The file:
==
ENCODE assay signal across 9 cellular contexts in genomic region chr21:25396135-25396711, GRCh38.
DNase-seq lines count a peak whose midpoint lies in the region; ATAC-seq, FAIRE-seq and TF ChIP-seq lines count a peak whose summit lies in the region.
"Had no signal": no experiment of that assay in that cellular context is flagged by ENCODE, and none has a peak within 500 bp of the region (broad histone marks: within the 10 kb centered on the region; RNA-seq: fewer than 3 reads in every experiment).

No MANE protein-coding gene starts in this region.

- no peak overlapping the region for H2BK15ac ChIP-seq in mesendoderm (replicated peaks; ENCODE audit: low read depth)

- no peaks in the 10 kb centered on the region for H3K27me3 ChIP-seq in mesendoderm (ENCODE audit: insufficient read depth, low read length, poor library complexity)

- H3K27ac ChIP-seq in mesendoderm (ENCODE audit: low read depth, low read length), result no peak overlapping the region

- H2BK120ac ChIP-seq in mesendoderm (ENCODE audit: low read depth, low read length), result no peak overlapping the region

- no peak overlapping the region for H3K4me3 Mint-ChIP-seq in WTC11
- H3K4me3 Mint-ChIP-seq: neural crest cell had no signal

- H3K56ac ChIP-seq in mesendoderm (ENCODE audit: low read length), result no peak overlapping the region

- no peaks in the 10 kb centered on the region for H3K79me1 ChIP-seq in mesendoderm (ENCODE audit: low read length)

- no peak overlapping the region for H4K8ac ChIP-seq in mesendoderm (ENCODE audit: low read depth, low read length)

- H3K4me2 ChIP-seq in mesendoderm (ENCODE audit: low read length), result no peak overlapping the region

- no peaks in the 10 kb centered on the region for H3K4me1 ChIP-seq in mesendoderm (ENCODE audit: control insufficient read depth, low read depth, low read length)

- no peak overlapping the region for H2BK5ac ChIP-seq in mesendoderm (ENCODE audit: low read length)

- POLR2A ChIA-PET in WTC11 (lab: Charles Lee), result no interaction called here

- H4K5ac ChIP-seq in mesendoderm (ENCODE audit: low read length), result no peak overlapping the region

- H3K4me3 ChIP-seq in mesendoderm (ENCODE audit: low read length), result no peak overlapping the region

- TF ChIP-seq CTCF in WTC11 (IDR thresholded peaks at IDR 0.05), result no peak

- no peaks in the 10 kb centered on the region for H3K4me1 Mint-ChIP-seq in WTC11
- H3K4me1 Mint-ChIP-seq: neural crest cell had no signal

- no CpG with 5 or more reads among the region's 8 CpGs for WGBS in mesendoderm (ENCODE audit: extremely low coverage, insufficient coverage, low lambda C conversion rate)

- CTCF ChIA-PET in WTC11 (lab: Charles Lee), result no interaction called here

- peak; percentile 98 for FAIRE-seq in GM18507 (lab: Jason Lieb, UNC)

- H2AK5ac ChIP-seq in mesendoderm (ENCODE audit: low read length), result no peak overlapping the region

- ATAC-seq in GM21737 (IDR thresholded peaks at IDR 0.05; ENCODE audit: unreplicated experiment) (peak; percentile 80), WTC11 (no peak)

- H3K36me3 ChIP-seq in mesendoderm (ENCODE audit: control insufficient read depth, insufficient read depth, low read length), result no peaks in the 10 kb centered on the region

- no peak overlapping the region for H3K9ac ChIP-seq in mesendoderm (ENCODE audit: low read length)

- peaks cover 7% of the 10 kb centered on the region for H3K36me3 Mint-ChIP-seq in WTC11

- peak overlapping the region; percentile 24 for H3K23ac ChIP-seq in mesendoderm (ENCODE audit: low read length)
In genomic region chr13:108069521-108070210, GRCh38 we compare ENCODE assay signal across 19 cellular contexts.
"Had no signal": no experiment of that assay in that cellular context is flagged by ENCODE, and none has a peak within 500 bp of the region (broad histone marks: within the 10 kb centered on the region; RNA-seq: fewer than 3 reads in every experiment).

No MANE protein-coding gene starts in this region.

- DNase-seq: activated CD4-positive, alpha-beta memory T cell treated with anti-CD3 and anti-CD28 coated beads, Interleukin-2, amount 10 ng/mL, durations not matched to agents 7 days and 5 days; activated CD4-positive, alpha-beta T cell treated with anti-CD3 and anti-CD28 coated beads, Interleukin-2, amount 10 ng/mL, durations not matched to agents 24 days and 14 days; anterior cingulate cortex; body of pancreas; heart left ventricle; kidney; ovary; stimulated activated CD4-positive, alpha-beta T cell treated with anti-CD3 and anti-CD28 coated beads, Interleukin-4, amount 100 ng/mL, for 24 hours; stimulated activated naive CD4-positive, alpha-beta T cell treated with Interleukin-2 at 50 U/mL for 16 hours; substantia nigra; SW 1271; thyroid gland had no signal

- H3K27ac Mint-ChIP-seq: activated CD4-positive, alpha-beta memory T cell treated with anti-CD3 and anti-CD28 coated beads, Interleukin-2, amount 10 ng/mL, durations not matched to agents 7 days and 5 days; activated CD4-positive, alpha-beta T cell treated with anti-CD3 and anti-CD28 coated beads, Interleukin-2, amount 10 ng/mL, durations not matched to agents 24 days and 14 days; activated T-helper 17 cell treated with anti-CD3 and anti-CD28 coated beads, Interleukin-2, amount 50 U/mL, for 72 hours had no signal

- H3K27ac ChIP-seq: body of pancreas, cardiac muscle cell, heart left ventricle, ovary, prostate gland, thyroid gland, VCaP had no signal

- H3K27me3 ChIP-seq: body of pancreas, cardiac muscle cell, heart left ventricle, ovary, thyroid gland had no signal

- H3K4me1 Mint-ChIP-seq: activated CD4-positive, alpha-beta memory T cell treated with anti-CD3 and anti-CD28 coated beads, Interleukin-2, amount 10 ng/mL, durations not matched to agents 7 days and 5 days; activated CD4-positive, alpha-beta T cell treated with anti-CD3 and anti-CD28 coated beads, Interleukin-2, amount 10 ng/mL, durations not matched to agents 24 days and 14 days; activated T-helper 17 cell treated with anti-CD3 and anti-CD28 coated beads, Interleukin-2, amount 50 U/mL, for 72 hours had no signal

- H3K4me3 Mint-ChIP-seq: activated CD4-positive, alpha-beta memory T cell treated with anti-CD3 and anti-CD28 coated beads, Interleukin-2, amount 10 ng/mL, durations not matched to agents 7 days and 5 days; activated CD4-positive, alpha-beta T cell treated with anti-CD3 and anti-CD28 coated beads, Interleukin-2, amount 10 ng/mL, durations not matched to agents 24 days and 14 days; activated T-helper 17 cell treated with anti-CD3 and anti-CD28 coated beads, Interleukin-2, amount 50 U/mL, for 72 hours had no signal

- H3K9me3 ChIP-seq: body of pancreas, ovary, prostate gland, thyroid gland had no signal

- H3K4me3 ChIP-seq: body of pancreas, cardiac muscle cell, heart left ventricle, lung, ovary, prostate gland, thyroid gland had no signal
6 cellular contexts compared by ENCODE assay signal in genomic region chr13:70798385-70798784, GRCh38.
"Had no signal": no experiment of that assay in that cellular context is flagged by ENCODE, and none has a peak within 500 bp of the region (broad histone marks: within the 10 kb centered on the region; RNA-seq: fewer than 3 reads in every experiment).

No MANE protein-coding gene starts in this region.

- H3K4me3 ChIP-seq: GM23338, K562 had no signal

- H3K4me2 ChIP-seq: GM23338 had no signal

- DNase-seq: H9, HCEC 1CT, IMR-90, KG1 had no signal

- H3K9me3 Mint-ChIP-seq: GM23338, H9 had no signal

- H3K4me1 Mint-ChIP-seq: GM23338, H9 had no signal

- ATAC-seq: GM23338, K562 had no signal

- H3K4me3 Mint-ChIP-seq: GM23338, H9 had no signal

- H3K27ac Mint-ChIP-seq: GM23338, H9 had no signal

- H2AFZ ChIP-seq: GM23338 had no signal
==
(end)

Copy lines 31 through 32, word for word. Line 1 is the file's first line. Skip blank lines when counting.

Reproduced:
- peak overlapping the region; percentile 24 for H3K23ac ChIP-seq in mesendoderm (ENCODE audit: low read length)
In genomic region chr13:108069521-108070210, GRCh38 we compare ENCODE assay signal across 19 cellular contexts.